Jenna Walker has always been fascinated by the legend of the Marked Monster, the scarred half-bird, half-beast creature that is said to roam the forests around her hometown. Is the Marked Monster real or is it just the stuff of myth? Jenna decides to find out once and for all with a campout at her house where she and her friends can search for the legendary beast. But as Jenna starts to learn more about the Marked Monster, she realizes that this legend might be more than just myth, and more sinister than she ever could have imagined. Will Jenna meet the Marked Monster face to face and will she be marked for life?
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December 27, 2011
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Excerpt from There's Something Out There by P.J. Night
What happened in the woods that night changed everything, forever, and if the girl had known what was going to happen, she never would have left her house.
But she didn't know, see? She didn't have a clue what was waiting for her, so when she heard the scratching, she thought it was the stray cat that had been coming around. The one with the tattered ear and the hungry eyes.
The sun was just about to set. She could see it still shining in the west, like an orange ball of fire on the verge of falling into space. So, she thought, I'll just put some food at the edge of the yard. For the cat.
She poured a cup of kitty chow into a plastic bag and grabbed her coat. Then she walked out the back door, into the dying light, like it was no big deal, because it wasn't ... not yet.
At the edge of the yard, she looked for the cat by the tree stump where it usually waited for her. The cat's fur was so black that at night, all you could see was its eyes gleaming in the darkness. But tonight, the cat was nowhere to be seen.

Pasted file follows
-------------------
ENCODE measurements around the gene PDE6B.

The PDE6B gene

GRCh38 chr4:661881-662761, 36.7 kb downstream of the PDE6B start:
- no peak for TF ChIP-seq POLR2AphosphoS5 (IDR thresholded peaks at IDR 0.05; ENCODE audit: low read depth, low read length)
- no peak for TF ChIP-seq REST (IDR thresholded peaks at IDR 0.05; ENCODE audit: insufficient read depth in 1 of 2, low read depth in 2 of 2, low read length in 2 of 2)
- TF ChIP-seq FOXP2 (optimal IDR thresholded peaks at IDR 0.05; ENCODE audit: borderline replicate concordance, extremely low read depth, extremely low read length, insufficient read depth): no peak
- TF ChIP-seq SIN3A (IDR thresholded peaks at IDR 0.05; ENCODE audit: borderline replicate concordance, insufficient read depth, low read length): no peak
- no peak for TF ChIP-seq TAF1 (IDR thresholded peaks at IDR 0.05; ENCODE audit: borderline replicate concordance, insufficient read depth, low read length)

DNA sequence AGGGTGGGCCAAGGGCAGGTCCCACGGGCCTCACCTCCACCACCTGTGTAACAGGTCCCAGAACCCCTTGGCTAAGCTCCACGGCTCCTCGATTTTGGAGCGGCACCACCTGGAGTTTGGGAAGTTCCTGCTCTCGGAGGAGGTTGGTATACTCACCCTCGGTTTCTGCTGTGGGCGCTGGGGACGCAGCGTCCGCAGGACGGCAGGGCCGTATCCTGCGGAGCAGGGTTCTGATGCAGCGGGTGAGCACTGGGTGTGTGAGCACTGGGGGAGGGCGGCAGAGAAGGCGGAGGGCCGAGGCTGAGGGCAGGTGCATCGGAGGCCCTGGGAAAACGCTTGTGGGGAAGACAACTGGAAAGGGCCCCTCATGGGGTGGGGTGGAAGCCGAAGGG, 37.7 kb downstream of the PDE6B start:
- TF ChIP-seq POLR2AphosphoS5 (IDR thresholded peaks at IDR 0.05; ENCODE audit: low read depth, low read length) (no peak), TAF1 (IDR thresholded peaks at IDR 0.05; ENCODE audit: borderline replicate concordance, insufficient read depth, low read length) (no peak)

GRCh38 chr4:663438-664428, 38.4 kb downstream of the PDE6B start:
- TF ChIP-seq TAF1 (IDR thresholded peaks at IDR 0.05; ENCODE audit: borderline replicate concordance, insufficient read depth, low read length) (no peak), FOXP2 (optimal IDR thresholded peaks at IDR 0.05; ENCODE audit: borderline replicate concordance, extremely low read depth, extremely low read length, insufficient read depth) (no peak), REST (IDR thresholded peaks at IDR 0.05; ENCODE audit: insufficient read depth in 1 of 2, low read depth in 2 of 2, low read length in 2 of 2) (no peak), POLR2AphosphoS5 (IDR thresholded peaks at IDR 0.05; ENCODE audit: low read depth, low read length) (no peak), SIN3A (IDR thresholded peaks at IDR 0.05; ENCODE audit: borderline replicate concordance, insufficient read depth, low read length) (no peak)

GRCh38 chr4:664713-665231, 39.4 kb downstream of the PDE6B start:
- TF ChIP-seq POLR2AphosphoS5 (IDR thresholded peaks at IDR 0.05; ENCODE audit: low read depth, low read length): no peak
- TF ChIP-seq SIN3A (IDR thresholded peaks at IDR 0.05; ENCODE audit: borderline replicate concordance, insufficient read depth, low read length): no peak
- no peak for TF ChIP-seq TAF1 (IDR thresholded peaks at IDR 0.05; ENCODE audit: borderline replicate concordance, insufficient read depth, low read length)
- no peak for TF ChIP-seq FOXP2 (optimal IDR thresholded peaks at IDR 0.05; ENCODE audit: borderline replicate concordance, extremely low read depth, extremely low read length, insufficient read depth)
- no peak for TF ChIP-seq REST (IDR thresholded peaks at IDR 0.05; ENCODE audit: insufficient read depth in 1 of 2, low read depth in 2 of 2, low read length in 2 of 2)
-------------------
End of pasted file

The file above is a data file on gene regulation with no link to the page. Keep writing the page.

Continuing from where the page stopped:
"Here, kitty, kitty," she called softly, kneeling down and snapping her fingers like she always did.
Still the cat did not appear.
The girl sighed. The air was damp, as if the fog were rushing in faster tonight than usual, hardly waiting for the sun to finish setting before blanketing the woods in a thick mist that was impossible to see through. She felt so sorry for the poor cat, sleeping in the woods all alone, even when it was cold or windy or wet.
Then she heard it again: the scratching. Just beyond the tree line. And--what was that? A whimper?
The girl glanced behind her at the house, still all lit up, so warm and cozy. She wanted to go back there.
So why was she walking toward the woods?
Because she couldn't bear it, the thought that the cat was sick or hurt, or in trouble.
If she could help the little cat, she would.
"Here, kitty," she called again, pushing through the tree limbs. "I won't hurt you. Here, kitty."
That the woods should be so chillingly quiet, the girl realized, was weird. Very weird. But instead of feeling afraid, she was curious.
She should have been afraid.
On she continued into the woods, all the way to the clearing where she'd spent so many summer nights on campouts, telling stories in the flickering light of a campfire. She knew that clearing as well as she knew her own bedroom, but she'd never seen it the way she did tonight.
It was hard to see through the mist, but she could tell right away that the clearing was not empty.
And whatever was in it was a lot bigger than a stray cat.
The girl hid behind a thick-trunked tree, her heart thundering in her chest, and stared with wide eyes. She couldn't have looked away even if she'd wanted to.
Well, to be honest, she did want to look away. But her eyes were locked on the creature, and she wondered, suddenly, if she was dreaming.